At Happy Acres we like tough plants. We don’t have a lot of time to coddle and baby our plants, so we tend to lean towards ones that survive with a minimum of fuss and bother. We have large number of easily grown and colorful perennial plants like hostas, coneflowers, daisies, peonies, daylilies and irises.
One such tough plant I had forgotten about made itself known this week. One afternoon I saw a bright red blossom towering above the crowded jungle at the back of our property. We alternately refer to this wild area as ‘the bottoms’ or ‘the swamp’, depending on the season. I knew right away what was blooming, because there was a story involved.
My wife was in charge of our 2009 Master Gardener garden tour, which is a biennial fundraiser our organization holds to raise money for a scholarship fund. In 2008 I helped her visit some of the candidate gardens while they were in their summer glory days. One of my favorites was a garden we called the Two Sisters Garden. It was the creation of two charming sisters who had crafted a backyard oasis for wildlife.
One of the many lovely plants blooming in their garden was the Scarlet Hibiscus (Hibiscus coccineus). This member of the Mallow family serves as a nectar source for both butterflies and hummingbirds. I had never seen this plant before, and after one of the sisters told me all about it she gave me a packet of seed she had saved from the previous season.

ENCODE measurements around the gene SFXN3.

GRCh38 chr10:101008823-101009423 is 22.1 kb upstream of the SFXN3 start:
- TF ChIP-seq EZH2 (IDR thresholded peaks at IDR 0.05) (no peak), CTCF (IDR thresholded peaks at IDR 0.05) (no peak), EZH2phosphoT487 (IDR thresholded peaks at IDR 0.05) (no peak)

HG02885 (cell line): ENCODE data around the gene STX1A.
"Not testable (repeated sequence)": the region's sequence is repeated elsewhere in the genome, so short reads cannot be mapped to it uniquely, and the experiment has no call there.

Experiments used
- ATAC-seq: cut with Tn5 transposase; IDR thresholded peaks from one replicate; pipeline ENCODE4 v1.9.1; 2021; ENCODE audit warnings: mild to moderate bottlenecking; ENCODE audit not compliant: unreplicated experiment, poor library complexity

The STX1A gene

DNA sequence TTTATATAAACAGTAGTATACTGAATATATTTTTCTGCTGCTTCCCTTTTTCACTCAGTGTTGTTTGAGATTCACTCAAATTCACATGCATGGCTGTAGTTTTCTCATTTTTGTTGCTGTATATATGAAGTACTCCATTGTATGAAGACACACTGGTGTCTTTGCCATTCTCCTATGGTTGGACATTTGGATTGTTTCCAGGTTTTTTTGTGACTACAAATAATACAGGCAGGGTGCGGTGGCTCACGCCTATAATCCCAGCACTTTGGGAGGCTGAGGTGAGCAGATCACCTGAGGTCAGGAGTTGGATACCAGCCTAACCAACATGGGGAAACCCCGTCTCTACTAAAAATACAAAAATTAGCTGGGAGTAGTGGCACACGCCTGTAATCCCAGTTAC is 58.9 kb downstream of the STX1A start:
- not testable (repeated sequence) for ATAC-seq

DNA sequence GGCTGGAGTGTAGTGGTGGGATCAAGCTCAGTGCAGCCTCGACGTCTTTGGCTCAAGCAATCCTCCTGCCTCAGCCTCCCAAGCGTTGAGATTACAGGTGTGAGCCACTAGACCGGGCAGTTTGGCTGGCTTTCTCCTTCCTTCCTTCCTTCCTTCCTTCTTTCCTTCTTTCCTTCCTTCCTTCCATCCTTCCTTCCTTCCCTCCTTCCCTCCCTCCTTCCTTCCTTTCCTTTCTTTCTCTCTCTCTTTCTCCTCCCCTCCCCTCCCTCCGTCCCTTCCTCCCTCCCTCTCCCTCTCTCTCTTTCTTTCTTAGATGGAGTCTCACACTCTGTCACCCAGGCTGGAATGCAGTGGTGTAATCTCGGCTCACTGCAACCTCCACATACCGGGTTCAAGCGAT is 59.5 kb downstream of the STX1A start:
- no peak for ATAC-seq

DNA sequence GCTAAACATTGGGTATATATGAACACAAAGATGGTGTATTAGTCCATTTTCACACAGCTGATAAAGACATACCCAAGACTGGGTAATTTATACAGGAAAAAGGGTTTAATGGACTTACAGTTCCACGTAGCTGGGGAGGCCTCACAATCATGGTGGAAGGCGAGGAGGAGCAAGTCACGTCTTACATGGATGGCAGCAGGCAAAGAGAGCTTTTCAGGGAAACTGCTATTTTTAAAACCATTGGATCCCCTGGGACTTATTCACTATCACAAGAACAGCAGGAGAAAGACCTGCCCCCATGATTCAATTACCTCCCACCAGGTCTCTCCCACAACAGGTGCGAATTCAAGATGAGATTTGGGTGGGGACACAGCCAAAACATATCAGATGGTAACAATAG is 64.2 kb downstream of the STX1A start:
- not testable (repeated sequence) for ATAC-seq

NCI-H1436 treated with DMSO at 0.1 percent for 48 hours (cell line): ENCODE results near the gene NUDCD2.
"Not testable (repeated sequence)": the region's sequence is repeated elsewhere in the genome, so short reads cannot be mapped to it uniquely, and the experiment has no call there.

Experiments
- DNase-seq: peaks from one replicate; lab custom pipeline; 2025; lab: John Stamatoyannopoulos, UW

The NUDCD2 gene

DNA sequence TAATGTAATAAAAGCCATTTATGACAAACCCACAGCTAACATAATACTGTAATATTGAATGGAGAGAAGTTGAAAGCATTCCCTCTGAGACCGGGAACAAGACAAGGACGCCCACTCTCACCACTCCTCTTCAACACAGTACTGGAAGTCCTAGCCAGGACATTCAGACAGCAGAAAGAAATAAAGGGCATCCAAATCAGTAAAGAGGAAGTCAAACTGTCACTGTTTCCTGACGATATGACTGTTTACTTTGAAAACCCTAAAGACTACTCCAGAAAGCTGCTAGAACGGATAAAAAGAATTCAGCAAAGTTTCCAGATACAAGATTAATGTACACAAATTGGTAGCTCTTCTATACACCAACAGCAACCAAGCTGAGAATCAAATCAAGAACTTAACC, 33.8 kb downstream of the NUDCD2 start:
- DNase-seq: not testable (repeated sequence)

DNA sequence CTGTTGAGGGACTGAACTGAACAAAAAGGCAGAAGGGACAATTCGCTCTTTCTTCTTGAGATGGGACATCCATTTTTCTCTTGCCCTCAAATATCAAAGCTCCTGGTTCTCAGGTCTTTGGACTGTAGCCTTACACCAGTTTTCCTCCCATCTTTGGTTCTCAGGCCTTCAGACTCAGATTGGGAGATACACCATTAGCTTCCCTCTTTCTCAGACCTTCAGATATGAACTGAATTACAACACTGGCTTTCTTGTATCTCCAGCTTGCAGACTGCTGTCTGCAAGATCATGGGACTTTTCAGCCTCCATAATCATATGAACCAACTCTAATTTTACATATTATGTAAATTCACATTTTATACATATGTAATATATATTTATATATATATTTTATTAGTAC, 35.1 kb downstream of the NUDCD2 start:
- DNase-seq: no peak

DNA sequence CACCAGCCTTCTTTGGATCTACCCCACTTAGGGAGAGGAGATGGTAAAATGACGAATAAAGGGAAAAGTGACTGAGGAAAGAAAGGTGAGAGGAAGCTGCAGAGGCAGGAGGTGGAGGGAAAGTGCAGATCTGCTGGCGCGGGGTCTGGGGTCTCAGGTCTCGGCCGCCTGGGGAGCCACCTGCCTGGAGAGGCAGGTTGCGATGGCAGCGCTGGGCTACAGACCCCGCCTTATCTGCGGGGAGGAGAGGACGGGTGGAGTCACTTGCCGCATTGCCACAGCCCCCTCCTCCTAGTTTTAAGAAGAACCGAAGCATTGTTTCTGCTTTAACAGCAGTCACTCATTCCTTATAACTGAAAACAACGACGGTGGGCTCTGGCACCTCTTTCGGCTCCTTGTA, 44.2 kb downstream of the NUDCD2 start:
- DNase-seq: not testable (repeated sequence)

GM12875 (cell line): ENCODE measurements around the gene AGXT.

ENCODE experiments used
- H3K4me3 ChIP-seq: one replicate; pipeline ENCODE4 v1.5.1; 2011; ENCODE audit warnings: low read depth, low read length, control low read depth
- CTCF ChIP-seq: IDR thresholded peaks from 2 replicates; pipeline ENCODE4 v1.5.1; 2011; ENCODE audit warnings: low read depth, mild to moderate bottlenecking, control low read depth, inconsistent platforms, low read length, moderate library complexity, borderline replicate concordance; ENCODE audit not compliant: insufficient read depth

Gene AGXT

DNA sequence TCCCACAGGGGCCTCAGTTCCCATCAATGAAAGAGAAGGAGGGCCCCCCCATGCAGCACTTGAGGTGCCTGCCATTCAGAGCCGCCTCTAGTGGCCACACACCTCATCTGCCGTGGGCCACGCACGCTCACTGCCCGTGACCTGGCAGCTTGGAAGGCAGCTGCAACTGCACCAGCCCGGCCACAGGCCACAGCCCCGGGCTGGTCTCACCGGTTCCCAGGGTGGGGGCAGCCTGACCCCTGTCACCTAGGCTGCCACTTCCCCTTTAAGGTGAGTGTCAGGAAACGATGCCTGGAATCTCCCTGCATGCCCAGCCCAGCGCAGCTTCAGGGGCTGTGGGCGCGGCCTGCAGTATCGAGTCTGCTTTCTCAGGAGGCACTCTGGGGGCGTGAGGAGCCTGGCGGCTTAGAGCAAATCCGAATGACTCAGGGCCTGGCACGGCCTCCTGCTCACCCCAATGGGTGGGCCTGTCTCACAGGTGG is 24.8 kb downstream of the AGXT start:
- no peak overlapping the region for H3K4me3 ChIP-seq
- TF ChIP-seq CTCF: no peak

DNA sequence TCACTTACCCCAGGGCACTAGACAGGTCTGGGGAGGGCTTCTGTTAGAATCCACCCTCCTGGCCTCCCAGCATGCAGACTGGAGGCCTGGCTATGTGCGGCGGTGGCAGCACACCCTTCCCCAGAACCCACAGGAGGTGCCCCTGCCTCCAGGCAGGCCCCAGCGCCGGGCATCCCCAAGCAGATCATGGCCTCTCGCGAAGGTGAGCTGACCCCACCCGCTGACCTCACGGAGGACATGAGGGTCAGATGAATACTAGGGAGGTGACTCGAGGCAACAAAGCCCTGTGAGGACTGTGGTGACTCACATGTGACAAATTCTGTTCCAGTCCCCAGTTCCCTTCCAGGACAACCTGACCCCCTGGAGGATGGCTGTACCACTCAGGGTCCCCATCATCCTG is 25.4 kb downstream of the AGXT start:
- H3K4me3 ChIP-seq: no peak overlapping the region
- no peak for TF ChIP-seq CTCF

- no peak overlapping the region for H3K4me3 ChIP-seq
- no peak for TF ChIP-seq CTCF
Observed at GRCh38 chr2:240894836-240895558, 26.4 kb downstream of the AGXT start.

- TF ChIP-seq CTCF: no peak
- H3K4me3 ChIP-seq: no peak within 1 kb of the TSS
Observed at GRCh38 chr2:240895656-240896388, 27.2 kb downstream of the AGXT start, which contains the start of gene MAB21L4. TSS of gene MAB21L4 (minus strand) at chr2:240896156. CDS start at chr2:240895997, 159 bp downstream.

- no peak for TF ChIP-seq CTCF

In 2009 I started some seedlings, and since the plant loves swampy conditions I planted them in our very own swamp. It bloomed that year, but I had planted it in an area we later decided to let go wild since it had wild blackberries and a good stand of milkweed. I thought that would be the end of the hibiscus.
Of course, I was wrong! Last year we didn’t see any blooms, no doubt because of the dry weather we had in 2010. The plant can easily survive dry conditions, but it really needs lots of water in order to bloom and flourish. Which, of course, describes 2011 pretty much to a ‘t’, where we have had record rainfall through the spring and early summer months.
The five petaled blossoms only last a day, but new ones come along all summer and fall. The plant dies back to the ground here in winter, but comes back in the spring.
My wife has suggested that maybe we should start some more plants next year and give them a more prominent position. That way we won’t need a pair of binoculars (or a telephoto lens) to admire them! I think that is a great idea.
And speaking of survivors, another tough plant worthy of mention is the giant tulip poplar tree in the cemetery across the road from us. It was struck by lightning earlier this spring, an event which had me literally jumping out of my chair the night it happened.
I was hoping the damage wouldn’t kill the tree, and so far it is wounded and scarred but still alive. The jagged strip of bark still juts out from the trunk.
It would be a shame to lose the tree. It stands tall in the cemetery, providing shade and beauty to all who visit. On a recent foggy morning the sun rising behind it give it a ghostly presence, rays of light burning through the fog and filtering through the leaves. So for now it’s a survivor too, an irony given that it’s the largest living thing in the cemetery.
That is a beautiful flower! Glad it survived your wild area!